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Allogeneic Umbilical Cord Blood Infusion for Adults with Ischemic Stroke: Clinical Outcomes from a Phase I Safety Study


Stroke is a major cause of death and long-term disability, affecting one in six people worldwide.

The only currently available approved pharmacological treatment for ischemic stroke is tissue plas-
minogen activator; however, relatively few patients are eligible for this therapy. We hypothesized that intravenous (IV) infusion of banked unrelated allogeneic umbilical cord blood (UCB) would
improve functional outcomes in patients with ischemic stroke. To investigate this, we conducted a phase I open-label trial to assess the safety and feasibility of a single IV infusion of non-human leu-
kocyte antigen (HLA) matched, ABO matched, unrelated allogeneic UCB into adult stroke patients.

Ten participants with acute middle cerebral artery ischemic stroke were enrolled. UCB units were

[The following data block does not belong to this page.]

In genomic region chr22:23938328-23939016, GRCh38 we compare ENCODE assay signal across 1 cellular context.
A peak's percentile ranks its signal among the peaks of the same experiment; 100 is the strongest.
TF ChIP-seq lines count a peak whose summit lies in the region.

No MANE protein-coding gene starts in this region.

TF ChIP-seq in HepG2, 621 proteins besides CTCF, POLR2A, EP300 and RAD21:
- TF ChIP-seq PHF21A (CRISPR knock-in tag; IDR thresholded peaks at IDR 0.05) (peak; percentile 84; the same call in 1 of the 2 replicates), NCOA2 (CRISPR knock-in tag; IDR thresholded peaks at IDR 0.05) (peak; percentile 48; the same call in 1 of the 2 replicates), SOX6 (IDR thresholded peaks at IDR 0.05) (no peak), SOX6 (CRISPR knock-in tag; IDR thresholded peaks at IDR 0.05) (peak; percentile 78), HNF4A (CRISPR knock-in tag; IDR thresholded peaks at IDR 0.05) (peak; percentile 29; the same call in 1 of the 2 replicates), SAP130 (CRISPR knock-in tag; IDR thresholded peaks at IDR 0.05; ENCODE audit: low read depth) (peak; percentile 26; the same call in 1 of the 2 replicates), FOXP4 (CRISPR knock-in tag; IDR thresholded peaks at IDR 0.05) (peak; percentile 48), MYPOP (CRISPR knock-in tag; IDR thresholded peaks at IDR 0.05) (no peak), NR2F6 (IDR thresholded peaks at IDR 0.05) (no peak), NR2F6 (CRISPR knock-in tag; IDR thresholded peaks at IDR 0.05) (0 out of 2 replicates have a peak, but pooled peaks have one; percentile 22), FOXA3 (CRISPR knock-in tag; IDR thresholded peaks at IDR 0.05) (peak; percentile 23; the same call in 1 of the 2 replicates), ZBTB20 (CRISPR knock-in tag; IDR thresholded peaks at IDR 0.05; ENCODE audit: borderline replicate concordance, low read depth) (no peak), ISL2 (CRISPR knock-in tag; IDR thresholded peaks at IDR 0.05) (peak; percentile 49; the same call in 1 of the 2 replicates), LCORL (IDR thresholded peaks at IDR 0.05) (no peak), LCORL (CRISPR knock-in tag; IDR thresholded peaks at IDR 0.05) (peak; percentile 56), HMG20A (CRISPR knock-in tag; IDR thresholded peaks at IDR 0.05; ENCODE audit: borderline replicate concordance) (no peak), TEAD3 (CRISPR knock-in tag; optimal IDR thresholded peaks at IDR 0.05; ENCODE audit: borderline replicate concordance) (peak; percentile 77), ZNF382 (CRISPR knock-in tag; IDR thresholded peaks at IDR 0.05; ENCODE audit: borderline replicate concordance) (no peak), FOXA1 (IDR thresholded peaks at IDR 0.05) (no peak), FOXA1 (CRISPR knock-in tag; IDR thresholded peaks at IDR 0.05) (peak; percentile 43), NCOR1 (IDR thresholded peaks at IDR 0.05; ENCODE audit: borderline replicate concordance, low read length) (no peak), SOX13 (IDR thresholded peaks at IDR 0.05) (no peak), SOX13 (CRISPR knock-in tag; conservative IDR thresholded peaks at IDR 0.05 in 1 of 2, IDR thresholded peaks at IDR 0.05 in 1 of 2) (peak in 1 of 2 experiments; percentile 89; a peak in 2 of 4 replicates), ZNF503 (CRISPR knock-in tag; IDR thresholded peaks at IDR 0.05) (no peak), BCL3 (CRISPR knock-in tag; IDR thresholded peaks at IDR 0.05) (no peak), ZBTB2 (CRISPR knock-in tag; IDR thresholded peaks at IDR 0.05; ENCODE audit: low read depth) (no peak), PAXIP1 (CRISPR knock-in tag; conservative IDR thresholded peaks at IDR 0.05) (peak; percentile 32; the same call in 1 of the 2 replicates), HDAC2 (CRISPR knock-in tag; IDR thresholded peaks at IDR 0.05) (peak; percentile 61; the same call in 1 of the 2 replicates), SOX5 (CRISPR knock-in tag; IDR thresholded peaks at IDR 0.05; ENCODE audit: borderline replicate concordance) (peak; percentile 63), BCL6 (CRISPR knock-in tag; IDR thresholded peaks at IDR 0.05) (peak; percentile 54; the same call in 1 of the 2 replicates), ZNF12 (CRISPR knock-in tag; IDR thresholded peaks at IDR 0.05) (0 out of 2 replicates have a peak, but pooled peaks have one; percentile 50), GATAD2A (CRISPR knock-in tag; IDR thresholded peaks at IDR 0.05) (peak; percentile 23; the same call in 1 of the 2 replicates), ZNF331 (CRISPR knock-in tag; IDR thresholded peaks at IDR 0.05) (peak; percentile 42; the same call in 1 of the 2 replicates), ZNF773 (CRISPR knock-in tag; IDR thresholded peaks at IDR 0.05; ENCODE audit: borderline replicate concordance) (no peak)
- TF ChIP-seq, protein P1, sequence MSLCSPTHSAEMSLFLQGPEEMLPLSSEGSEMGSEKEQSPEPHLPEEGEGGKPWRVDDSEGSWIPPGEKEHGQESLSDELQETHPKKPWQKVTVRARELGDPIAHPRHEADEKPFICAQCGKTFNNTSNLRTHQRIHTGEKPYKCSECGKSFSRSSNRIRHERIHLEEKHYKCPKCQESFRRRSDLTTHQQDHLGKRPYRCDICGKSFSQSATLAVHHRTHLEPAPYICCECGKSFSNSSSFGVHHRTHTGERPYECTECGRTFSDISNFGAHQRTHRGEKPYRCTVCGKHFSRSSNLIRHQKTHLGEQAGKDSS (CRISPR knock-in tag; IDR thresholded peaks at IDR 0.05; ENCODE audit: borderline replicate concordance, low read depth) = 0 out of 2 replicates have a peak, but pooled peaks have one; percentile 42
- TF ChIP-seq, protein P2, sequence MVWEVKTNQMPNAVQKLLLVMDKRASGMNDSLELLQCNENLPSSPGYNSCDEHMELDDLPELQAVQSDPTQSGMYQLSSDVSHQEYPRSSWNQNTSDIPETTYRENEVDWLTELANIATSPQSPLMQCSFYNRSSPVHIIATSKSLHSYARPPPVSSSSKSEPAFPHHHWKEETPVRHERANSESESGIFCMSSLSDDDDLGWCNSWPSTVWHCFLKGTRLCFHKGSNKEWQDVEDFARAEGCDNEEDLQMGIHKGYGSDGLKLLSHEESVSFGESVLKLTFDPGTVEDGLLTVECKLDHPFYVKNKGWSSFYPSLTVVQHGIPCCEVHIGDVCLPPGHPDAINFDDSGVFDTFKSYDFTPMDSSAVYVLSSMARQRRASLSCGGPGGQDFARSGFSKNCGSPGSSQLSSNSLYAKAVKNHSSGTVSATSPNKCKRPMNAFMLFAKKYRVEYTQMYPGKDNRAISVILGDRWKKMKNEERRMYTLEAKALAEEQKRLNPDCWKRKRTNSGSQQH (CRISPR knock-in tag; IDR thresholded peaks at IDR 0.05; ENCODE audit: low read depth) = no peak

matched for blood group antigens and race but not HLA, and infused 3–9 days post-stroke. The
adverse event (AE) profile over a 12 month postinfusion period indicated that the treatment was
well-tolerated in these stroke patients, with no serious AEs directly related to the study product.
Study participants were also assessed using neurological and functional evaluations, including the
modified Rankin Score (mRS) and National Institute of Health Stroke Scale (NIHSS). At 3 months
post-treatment, all participants had improved by at least one grade in mRS (mean 2.8 6 0.9) and
by at least 4 points in NIHSS (mean 5.9 6 1.4), relative to baseline. Together, these data suggest that a single i.v. dose of allogeneic non-HLA matched human UCB cells is safe in adults with ische-
mic stroke, and support the conduct of a randomized, placebo-controlled phase 2 study.